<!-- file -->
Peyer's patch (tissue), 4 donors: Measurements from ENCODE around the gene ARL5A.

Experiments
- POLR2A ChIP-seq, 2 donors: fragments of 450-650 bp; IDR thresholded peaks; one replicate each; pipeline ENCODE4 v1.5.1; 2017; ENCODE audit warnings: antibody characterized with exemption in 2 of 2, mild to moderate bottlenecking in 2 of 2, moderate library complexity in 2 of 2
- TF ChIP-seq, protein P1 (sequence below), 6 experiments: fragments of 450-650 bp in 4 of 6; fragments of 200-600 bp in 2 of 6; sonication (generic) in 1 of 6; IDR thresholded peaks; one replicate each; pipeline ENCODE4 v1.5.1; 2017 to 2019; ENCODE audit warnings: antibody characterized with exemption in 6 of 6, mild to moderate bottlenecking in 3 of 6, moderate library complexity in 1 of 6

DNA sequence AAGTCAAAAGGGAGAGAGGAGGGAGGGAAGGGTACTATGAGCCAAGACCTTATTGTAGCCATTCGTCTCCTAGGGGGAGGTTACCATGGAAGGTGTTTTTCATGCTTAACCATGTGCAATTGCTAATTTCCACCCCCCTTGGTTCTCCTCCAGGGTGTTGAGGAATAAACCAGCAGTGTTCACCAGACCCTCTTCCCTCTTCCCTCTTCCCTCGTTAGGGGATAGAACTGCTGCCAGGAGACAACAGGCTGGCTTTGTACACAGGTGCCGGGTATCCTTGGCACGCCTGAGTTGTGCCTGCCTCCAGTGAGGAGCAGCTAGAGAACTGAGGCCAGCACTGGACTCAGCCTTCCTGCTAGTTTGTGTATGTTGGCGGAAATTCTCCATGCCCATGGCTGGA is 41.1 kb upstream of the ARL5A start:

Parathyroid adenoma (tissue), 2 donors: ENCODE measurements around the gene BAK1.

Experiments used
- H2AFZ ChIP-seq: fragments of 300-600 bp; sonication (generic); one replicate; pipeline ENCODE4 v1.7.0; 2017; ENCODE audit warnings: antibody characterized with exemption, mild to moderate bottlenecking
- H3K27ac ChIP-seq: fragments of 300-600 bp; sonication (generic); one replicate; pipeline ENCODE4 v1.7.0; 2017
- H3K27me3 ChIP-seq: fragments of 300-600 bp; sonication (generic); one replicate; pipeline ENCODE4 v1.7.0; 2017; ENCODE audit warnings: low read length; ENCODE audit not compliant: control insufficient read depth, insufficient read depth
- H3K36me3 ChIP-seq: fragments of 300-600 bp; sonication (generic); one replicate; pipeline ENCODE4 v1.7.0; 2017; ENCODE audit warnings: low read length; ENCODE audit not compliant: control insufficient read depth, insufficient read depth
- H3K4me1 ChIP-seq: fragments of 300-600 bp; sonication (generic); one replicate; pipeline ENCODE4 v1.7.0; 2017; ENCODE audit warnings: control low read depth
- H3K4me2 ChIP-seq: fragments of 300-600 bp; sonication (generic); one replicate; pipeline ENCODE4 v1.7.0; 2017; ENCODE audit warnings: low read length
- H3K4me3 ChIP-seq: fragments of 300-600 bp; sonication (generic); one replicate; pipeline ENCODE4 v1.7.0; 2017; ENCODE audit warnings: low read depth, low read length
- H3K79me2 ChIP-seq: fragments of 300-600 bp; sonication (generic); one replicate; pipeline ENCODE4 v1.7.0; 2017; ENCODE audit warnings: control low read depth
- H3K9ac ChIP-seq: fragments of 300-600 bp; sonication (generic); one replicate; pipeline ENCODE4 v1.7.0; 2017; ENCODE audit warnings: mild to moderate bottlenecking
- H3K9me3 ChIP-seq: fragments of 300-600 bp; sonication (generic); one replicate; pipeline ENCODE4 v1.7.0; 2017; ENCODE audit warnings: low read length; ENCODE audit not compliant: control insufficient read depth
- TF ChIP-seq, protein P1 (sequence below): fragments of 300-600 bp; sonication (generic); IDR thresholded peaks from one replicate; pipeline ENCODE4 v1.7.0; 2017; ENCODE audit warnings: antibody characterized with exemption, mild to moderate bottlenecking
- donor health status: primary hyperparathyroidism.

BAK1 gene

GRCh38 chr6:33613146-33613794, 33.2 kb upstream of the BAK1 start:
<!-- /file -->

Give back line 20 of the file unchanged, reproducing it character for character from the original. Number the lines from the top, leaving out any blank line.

BAK1 gene